On Wed, Jun 26, 2019 at 9:12 PM <tuhs@eric.allman.name> wrote:
I think Larry is right, but also wrong.  I think I can speak from

The goal of research is not to produce consumer-ready code, but to
explore ideas.  Nasty things sometimes happen in that environment.

But that doesn't mean that code doesn't have to work. 
And BTW, Mach is an example of something that did work.  And it worked "good enough" -- I think Ted's comments follow exactly these ideas.

My introduction to coding on a research project was INGRES, at the time the competitor to System R (now DB/2, better known as "anything SQL") from IBM Research.  By the very nature of the problem, the main complaint was that "Relational Databases Cannot Work" --- so proving that they could was a major part of the research agenda.

At one point (pre-commercial) INGRES stored the telecom wiring diagram of New York City.  It wasn't always a pleasant experience, but we learned a lot, mostly happy, most of the time.  A lot of our motivationwas because real people were using our code to do real work.  Had we hung them out in the wind to dry, we wouldn't have gotten that feedback, and frankly I think RDBMS wouldn't have progressed so far and so fast.

But when I left INGRES I talked with Mike Stonebraker, who asked me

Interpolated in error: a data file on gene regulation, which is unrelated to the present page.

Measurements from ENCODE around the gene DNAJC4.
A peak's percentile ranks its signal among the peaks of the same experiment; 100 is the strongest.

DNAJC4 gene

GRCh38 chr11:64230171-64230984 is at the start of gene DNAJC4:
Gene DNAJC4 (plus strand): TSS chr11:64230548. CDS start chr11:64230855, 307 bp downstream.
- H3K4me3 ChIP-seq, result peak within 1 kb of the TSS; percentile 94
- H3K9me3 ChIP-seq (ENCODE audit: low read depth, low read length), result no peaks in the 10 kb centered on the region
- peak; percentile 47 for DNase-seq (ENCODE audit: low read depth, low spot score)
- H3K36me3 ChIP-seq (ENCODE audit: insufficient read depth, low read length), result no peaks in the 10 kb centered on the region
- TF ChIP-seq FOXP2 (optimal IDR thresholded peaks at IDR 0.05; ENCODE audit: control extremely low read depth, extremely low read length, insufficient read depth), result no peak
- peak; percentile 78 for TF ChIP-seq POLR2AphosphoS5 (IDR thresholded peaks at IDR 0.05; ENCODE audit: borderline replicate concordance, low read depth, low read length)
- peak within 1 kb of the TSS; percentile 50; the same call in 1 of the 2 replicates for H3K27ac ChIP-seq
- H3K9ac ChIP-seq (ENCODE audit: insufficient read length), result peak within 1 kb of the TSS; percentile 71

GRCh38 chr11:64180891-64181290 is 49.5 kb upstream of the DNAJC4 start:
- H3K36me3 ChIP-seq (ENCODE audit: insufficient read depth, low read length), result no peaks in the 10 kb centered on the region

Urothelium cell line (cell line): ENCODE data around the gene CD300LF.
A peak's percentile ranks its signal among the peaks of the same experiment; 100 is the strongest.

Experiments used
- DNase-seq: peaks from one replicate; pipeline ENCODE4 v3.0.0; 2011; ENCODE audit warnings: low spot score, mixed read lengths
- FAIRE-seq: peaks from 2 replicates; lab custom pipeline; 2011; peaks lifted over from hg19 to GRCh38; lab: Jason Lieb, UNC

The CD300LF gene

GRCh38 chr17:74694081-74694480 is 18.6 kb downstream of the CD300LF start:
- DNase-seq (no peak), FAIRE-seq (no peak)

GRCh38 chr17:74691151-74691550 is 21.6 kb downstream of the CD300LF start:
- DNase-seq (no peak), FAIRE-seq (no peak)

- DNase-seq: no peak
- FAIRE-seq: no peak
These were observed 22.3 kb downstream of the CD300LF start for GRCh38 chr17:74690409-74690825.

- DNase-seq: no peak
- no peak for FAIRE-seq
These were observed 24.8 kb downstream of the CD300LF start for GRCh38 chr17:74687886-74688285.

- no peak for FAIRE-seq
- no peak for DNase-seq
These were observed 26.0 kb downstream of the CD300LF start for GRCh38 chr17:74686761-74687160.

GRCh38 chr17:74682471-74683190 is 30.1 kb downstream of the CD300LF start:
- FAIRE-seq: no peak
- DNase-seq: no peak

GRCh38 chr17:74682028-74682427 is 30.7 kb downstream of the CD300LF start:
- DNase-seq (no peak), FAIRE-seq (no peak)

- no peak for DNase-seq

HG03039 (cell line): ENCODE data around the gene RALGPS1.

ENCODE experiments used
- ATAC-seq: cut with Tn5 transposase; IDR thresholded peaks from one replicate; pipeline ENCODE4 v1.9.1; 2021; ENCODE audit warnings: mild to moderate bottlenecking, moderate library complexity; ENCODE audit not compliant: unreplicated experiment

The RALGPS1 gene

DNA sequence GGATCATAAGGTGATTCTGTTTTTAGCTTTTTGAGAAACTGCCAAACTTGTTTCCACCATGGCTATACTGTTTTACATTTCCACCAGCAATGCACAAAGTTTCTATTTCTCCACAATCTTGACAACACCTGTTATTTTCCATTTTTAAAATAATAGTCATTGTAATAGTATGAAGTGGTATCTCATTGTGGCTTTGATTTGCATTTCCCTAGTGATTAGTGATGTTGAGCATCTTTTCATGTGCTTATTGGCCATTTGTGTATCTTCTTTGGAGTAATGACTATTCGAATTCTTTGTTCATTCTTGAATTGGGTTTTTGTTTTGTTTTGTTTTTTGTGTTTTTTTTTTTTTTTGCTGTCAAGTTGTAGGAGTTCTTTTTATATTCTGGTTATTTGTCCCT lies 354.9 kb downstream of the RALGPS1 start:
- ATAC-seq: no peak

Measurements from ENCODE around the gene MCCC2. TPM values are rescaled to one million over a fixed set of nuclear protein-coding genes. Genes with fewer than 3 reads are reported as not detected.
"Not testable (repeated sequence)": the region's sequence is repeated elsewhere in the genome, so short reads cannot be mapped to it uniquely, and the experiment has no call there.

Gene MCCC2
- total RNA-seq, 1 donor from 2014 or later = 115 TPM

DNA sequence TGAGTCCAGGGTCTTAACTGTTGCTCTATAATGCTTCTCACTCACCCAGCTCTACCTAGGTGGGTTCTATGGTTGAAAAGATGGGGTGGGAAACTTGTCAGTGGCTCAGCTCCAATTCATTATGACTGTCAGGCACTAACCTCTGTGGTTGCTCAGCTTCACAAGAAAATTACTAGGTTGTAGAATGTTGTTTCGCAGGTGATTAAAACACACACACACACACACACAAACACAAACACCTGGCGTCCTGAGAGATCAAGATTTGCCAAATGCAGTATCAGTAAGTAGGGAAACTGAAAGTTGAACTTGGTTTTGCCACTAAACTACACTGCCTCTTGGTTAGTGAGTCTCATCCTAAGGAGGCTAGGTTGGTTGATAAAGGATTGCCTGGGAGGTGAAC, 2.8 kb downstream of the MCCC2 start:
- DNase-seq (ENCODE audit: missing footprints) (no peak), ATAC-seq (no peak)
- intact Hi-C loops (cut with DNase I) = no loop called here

where I thought the project should be going.  At that point I thought it
was clear that the research objectives had been satisfied, and there was the beginnings of a commercial company to move it forward, so I advised that the old code base (which at that point I had written or
substantially modified well over 50%) should be abandoned.  Do a new system from scratch, in any language, (and I quote) "even in LISP if that's the right decision."  Unfortunately the first version of Postgres
was written in LISP --- my breed of humor was apparently unappreciated at that time.  But from a research perspective the goal was no longer to produce something that actually worked in the real world, but to explore new ideas, including bad ones.  I wasn't involved with Postgres personally, but I think Larry's analysis was essentially correct as I know it.

I was extraordinarily lucky to have ended up at Berkeley in the mid-70s when UNIX was just becoming a "thing", and I can assure you that while there were a lot of people who just wanted to get their degrees, there was also a large cadre wanting to produce good stuff that could make peoples' lives better.
Well said thanks,